A mom writes in asking for advice. Her own mother is constantly on her back about her weight, which she has struggled with for years, even before having children. She wants to know if any other moms have advice on how to deal with the painful weight-shaming comments made by her mother and other members of her family.
Over on the Mamas Uncut Facebook page, our robust community of moms is always having a conversation about topics that matter. We like to highlight those conversations from time to time. Important mom questions. Thoughtful mom answers. Let’s hear from the community!
A member of the community asks:
I NEED TO VENT OVER MY WEIGHT! ANYONE ELSE SENSITIVE ABOUT THEIR WEIGHT?
OK, so, me and my mom got into it today over something stupid, but that I’m very sensitive about… I was helping cook dinner, and I went to go sit down and she tells me, “It looks like you’re pregnant and having a boy the way you’re sitting.”
I’m like, “No, I’m just fat.” I hear all the time how I let myself go and gained quite a bit of weight after my 3rd pregnancy. So yes, it hurts my feelings. She said it again, and I got mad because I hear it all the time from my grandmother who was big at one point. In fact, she had to get gastric bypass surgery because she was big and her health was horrible. But now she is thin and thinks she’s all high and mighty.
So I hear it from her how I am big, or she tells me she has some clothes that will fit me from when she was big. So when my mother told me this today, yes I got mad and annoyed because weight has always been my issue even before my 3 kids.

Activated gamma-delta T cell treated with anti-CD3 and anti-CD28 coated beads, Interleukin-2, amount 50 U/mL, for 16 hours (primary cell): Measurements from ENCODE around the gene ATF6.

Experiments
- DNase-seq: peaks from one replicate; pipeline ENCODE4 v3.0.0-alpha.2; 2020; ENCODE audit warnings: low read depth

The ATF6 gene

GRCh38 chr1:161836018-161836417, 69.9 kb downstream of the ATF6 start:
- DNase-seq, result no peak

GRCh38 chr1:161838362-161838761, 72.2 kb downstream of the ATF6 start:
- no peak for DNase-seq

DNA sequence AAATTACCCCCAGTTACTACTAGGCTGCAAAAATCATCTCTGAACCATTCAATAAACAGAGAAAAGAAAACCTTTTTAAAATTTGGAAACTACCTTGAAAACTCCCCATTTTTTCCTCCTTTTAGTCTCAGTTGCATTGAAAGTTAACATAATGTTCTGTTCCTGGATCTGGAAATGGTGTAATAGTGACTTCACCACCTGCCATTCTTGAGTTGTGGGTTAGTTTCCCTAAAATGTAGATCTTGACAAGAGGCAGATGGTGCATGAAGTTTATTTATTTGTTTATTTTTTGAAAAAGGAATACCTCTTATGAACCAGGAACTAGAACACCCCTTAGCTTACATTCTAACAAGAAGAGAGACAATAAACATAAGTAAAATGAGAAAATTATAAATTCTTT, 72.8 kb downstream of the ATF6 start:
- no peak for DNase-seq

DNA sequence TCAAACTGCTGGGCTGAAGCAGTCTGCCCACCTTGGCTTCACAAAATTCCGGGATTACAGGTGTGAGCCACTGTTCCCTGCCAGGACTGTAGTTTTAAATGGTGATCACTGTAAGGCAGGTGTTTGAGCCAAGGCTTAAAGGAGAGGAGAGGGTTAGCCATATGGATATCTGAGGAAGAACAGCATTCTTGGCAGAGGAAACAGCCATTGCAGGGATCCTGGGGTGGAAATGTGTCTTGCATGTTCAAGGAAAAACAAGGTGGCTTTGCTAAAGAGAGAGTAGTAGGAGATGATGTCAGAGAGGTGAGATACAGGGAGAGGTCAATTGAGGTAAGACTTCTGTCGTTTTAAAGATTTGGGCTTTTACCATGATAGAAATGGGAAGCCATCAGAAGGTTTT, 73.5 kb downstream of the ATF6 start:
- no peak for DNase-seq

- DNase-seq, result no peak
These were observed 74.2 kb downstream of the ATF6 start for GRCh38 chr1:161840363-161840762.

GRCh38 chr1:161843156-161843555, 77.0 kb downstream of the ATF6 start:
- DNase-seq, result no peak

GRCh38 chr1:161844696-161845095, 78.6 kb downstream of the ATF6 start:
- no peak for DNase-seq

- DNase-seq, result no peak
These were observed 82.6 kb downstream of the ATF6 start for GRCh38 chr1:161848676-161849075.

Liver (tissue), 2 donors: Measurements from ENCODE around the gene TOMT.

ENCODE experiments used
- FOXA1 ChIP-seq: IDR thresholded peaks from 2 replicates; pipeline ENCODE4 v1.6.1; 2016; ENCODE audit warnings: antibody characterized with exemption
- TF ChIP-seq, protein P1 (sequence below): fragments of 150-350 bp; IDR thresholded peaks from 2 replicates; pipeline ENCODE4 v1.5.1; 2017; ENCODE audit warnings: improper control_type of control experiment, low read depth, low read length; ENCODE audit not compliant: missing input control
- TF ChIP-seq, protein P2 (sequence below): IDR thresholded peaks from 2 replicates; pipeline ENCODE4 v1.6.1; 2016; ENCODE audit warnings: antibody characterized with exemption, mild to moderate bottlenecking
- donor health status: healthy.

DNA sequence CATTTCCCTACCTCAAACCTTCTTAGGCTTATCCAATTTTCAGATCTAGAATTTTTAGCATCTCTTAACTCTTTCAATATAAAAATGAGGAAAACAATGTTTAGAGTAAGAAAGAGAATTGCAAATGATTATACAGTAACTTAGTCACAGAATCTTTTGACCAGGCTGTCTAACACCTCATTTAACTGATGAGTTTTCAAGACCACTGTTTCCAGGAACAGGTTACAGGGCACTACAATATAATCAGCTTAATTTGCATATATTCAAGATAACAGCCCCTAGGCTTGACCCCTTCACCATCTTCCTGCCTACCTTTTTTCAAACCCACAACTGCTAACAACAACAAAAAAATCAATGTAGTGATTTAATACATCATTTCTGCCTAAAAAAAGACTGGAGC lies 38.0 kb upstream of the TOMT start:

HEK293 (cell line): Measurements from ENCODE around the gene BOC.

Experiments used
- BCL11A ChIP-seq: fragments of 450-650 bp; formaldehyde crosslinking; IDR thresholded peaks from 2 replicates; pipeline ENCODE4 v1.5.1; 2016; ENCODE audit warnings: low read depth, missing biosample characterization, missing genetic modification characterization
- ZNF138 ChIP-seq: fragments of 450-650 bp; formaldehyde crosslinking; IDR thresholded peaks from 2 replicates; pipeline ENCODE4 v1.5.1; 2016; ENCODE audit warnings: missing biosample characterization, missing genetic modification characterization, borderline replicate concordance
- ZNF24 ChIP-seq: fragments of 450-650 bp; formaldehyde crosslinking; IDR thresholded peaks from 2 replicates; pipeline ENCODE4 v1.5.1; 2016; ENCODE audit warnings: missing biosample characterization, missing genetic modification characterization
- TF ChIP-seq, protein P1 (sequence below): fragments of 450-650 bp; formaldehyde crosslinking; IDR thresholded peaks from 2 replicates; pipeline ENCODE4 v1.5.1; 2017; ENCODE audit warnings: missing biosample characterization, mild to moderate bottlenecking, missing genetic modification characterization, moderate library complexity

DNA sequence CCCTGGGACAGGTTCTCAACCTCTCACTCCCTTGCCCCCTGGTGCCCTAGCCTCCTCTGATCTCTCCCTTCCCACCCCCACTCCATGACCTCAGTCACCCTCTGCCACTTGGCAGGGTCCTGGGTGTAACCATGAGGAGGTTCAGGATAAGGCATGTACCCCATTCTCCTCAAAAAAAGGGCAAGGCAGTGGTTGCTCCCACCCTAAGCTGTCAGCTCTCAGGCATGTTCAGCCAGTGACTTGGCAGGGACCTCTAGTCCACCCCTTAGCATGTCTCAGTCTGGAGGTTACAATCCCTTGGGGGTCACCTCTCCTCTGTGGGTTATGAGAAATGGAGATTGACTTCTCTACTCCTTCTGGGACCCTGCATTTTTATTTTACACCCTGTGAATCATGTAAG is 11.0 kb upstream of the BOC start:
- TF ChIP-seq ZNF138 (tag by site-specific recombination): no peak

I don’t go around wearing tight clothes or anything that shows my body because I am just simply not comfortable with myself. I just had my 3rd baby, a girl, 3 months ago and my body didn’t bounce back. So bringing up my weight is just a sensitive topic…
Anyways, after telling my mom that I never say anything about her weight or call her names, she stormed of. My mom is also overweight, but I never say anything about her… I’m so annoyed with it. How did y’all mamas get through the weight-shaming?– Mamas Uncut Community Member
Let’s see what the community had to say.
Find a Way to Brush the Weight-Shaming Off
“Just tell her you’re not fat. Just pleasingly plump. Don’t forget to giggle!”
“I know it’s hard, but maybe she’s having a childish flashback and just saying it to get a reaction out of you. Don’t react and maybe she’ll stop.”
“Tell them both to go get a life and stop worrying about your weight. They need to get a hobby.”
Don’t Let Weight-Shaming Comments Get to You
“I know it’s hard but don’t let it get to you. There’s nothing wrong with being a bigger woman, there’s just more of you to love! Maybe you could make a crack about how she’s not the one sleeping with you lol!”
“I get weight-shamed as well. I just turn the other cheek. I’m battling depression and it’s hard to lose the weight. I had my third 3 years ago.”